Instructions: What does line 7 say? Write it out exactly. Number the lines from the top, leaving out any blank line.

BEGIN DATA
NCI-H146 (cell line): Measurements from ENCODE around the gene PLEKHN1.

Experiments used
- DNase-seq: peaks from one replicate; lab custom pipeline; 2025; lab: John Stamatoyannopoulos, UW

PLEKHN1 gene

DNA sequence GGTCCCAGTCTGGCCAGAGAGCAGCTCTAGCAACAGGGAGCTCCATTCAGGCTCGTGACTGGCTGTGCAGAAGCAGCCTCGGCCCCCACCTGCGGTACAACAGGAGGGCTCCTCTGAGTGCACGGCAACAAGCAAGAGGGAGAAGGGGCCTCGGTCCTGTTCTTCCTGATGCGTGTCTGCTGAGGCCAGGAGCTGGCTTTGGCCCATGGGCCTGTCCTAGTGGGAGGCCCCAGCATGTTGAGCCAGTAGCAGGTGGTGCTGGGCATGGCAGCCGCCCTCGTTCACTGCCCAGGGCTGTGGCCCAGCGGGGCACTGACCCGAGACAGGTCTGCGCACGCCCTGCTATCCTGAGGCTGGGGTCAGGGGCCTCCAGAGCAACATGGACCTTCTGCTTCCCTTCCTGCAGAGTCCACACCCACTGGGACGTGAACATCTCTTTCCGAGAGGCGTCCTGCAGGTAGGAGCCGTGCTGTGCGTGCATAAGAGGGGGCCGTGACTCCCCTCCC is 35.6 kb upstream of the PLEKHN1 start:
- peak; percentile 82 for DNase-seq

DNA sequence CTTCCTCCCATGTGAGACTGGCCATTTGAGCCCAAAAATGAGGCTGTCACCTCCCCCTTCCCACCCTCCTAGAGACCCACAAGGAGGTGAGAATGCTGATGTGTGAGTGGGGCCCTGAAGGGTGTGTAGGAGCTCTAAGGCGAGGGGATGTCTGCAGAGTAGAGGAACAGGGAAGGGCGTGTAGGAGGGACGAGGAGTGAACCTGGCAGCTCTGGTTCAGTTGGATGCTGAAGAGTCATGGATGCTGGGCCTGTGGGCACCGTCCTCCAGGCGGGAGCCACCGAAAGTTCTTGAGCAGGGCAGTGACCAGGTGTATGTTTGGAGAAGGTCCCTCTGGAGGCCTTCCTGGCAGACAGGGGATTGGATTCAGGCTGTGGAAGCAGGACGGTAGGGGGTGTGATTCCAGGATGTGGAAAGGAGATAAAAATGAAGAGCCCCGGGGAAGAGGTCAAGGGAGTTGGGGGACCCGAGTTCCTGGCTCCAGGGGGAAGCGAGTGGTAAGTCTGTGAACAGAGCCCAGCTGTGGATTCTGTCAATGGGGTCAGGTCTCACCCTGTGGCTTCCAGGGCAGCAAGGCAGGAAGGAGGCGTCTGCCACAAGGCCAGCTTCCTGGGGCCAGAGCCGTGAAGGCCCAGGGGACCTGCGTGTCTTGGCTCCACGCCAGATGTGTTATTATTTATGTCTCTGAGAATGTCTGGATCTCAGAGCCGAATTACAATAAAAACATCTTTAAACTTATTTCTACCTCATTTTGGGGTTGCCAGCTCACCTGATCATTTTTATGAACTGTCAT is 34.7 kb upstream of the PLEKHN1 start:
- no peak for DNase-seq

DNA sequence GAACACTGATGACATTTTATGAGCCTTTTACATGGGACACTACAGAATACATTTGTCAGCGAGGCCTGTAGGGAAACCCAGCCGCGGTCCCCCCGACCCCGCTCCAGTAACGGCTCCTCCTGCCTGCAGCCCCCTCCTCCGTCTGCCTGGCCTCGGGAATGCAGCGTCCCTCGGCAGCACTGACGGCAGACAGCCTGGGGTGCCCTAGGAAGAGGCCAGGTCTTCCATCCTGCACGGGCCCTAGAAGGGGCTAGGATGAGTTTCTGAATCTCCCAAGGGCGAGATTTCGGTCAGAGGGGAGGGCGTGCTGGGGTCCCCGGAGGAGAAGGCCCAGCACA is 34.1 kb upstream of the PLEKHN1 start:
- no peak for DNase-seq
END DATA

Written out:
DNA sequence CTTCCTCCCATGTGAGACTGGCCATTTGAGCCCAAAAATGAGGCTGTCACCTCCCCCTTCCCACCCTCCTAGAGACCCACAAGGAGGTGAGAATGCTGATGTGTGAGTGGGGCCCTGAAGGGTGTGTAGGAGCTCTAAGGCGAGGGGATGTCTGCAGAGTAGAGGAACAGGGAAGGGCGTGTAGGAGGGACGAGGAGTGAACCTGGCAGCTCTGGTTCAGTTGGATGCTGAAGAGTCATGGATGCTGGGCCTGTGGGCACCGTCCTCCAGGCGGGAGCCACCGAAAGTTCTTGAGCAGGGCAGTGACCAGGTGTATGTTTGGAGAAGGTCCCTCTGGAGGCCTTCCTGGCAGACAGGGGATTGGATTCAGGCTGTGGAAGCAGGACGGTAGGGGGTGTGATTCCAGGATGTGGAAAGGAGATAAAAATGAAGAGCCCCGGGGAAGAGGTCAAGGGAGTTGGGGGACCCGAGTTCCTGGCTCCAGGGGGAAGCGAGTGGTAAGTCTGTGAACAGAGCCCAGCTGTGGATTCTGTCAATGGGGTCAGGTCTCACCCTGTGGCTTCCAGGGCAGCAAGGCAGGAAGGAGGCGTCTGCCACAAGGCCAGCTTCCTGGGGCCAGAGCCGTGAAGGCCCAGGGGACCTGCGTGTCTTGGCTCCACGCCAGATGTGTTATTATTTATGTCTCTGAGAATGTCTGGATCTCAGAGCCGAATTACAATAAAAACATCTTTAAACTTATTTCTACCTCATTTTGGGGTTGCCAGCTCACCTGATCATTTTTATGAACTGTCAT is 34.7 kb upstream of the PLEKHN1 start: